Thursday, November 24, 2011

read all about it

Much upheaval at Halibut Towers over the last few weeks, some planned, some not. More of that at tedious and unnecessary length later, but for the moment here's some by-products of a few trips up to our loft to lift up some boards and have a general root about and tidy up in advance of getting some electricians in to sort out the parlous and potentially fatal state of our wiring.

Among all the knackered old loft insulation, bits of polystyrene and wood and other assorted junk I found some bits of old newspaper that had evidently been used as makeshift packing and/or insulation back in the day. And when I say back in the day, I mean way back in the day, as upon closer inspection the bits I retrieved reasonably intact turned out to be from a copy of the South Wales Argus from Friday, January 20th, 1956. Here's a few scanned pages:

A few things to note:
  • There's a report on the first day's play in this unofficial Test match between England and Pakistan in Lahore.
  • Leslie Davey from Blaenavon was convicted of beating to death William Roberts, the man whom his wife had been "associating" with. Just to be clear for a 21st century audience, that means "fucking".
  • You could pick up a nice house in the Beechwood Park area (i.e. pretty much the exact location of Halibut Towers) for around £3,000.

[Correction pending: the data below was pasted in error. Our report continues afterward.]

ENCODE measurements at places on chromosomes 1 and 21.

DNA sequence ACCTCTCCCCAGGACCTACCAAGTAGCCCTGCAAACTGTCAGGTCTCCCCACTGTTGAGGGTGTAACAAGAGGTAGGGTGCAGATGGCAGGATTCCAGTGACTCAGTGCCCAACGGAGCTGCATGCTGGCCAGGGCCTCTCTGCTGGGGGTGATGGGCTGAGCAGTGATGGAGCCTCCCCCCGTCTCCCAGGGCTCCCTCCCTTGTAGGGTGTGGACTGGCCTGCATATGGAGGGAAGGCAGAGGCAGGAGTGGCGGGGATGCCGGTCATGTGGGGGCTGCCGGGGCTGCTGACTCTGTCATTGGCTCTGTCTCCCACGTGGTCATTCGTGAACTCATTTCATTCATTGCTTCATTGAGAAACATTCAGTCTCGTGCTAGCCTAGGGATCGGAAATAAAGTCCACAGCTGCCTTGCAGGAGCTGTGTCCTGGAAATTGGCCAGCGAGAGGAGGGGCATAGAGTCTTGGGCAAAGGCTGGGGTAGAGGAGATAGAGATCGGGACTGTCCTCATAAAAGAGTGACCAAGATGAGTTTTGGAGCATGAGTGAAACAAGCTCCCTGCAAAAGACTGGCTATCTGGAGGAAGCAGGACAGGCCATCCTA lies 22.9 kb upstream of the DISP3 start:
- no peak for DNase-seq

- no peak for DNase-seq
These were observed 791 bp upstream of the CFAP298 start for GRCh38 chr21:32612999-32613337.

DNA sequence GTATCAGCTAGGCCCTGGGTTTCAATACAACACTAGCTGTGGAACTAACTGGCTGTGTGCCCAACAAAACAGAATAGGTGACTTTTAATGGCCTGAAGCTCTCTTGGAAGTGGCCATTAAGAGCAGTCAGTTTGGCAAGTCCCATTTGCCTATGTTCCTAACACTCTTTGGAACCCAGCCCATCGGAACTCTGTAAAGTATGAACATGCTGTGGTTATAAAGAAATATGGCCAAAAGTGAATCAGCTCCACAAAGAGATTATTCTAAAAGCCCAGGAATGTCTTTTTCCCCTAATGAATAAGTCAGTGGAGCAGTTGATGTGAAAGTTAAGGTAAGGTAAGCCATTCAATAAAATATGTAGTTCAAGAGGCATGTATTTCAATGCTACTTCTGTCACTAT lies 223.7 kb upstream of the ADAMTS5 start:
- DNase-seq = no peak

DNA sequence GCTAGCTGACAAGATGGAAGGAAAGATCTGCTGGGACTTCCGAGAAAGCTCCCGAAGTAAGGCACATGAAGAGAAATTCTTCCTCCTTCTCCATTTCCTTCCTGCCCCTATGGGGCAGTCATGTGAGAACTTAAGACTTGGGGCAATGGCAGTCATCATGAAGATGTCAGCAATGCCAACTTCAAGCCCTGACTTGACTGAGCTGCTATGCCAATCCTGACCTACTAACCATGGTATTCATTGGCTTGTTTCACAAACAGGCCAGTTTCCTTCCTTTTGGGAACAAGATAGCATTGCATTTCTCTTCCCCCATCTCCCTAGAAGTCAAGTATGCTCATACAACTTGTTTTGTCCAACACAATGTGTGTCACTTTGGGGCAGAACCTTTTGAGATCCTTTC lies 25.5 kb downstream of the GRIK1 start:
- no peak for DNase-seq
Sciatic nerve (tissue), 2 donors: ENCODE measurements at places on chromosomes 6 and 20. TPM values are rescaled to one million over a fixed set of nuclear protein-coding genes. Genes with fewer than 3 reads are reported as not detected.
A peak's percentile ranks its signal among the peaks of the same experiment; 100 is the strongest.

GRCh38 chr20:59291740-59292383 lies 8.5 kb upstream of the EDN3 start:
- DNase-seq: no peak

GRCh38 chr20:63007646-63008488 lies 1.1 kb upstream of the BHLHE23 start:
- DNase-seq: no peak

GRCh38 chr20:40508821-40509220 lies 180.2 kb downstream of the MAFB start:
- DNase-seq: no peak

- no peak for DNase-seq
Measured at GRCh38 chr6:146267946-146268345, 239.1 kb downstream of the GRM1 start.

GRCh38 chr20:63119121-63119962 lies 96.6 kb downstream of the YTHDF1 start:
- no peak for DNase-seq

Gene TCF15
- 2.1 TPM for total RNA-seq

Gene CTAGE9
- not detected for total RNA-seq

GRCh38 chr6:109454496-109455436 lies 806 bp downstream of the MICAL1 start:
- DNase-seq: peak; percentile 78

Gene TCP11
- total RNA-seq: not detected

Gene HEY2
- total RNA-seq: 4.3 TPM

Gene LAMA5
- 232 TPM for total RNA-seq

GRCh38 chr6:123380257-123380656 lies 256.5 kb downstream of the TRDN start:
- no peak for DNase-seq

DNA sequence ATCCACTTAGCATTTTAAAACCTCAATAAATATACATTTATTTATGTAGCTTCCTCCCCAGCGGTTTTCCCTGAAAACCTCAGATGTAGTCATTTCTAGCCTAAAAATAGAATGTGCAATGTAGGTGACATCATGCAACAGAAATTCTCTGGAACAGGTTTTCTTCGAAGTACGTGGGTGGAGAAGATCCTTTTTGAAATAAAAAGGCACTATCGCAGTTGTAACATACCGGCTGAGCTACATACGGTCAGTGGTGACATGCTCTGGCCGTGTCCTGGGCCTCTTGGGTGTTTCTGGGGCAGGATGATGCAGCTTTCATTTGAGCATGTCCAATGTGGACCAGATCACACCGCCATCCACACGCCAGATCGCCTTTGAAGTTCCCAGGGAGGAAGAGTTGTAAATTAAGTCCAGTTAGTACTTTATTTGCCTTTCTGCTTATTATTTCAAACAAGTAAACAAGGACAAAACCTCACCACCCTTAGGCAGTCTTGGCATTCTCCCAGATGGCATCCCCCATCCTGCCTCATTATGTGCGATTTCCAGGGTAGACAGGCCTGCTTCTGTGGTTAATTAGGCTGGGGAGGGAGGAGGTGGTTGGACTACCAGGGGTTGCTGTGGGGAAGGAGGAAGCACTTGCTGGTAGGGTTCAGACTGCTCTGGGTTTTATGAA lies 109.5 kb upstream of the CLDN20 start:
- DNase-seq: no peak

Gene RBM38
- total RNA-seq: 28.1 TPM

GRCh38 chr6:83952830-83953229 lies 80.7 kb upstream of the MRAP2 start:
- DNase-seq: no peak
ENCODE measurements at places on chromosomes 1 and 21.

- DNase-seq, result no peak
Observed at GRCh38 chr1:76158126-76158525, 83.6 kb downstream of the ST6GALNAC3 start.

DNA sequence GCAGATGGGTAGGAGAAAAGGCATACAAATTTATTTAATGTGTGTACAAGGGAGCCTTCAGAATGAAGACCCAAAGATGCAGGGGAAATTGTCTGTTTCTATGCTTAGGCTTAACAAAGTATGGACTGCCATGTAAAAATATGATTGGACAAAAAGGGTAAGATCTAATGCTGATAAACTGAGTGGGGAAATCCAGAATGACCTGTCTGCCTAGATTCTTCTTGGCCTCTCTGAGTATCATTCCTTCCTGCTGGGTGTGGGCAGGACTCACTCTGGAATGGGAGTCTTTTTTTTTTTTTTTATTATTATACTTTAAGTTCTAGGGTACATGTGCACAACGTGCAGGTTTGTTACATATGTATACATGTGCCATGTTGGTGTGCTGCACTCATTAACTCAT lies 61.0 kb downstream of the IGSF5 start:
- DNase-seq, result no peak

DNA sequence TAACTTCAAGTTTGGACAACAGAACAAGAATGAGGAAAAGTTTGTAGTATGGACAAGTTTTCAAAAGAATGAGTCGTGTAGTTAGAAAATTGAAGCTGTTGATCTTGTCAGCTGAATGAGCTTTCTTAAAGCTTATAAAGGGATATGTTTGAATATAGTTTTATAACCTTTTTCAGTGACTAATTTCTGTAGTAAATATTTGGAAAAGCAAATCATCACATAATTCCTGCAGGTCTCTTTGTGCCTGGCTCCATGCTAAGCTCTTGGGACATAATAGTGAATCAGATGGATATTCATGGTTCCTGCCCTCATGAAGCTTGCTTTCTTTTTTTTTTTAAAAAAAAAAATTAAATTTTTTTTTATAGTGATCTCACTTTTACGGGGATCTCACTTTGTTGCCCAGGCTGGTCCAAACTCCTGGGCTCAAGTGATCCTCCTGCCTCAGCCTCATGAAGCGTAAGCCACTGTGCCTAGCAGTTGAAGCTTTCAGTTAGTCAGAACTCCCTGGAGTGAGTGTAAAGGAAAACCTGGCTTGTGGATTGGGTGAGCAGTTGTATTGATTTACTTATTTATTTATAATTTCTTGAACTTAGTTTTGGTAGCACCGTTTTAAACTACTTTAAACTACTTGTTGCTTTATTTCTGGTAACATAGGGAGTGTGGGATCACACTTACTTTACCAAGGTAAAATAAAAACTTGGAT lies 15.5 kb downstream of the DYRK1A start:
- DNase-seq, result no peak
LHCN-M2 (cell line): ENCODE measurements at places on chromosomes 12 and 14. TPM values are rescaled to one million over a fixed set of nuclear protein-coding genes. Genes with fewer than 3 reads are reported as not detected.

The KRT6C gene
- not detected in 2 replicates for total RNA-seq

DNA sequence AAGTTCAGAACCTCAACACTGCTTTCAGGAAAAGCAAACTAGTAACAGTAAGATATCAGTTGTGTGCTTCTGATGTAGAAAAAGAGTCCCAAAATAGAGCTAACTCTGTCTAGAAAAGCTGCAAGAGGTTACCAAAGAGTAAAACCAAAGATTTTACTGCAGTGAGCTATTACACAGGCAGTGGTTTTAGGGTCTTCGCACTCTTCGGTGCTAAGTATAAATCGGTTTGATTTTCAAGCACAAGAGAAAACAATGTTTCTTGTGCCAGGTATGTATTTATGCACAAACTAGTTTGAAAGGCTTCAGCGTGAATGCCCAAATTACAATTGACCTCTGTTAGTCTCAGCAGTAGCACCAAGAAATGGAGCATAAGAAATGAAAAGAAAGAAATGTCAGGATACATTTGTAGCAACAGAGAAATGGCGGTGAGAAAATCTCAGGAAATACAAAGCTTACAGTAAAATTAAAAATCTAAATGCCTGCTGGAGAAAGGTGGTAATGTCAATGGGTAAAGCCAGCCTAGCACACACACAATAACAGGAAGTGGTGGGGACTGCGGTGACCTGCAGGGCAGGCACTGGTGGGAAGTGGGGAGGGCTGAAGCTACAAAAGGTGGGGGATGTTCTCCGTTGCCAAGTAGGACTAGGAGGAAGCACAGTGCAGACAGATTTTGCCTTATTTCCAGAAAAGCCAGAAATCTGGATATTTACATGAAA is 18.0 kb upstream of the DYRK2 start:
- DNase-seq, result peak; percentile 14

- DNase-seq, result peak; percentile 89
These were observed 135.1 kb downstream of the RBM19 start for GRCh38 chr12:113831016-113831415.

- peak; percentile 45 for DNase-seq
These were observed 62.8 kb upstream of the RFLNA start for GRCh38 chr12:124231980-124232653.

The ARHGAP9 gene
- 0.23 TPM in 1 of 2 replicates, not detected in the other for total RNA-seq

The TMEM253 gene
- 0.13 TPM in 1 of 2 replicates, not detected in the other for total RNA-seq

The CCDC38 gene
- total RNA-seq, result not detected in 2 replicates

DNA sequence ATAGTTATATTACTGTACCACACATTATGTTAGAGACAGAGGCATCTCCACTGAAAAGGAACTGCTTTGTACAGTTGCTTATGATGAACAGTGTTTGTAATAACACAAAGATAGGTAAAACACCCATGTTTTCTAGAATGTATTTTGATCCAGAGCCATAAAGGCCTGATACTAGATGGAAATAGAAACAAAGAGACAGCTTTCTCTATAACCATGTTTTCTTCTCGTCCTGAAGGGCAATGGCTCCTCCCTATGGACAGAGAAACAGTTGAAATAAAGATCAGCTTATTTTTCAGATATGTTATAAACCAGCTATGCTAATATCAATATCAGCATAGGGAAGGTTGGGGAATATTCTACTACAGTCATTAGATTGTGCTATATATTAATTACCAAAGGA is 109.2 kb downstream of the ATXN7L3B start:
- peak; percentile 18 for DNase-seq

• Just to put that into perspective, a top salesman could expect to earn in excess of £1,000 per year.
There is (on the penultimate page) a list of the pubs in the Newport area where you could obtain a delicious pint of creamy Guinness (and these were the days when it was still OK to claim that it was "good for you"). Of the ones in Newport proper here's the current state of play:

  • The Cambrian Inn on Commercial Road appears to have met its demise fairly recently, as the building is still there, and still recognisably a pub, at least until recently.
  • J. Dobell and Bartholomew Ltd. on the High Street is long gone as far as I know.
  • The Griffin on Griffin Street is still there.
  • The Murenger House on the High Street is still there and remains probably the best of the city centre pubs; that said it's the only one on this short list that I've ever been in.
  • The Potter's Arms on Dock Street is now just Potters, a bit more trendy wine bar-y these days.
  • The Old Rising Sun on Shaftesbury Street is still there but is long since empty; it's on a bit of an awkward spot these days right on a roundabout under the giant Heidenheim Drive flyover.

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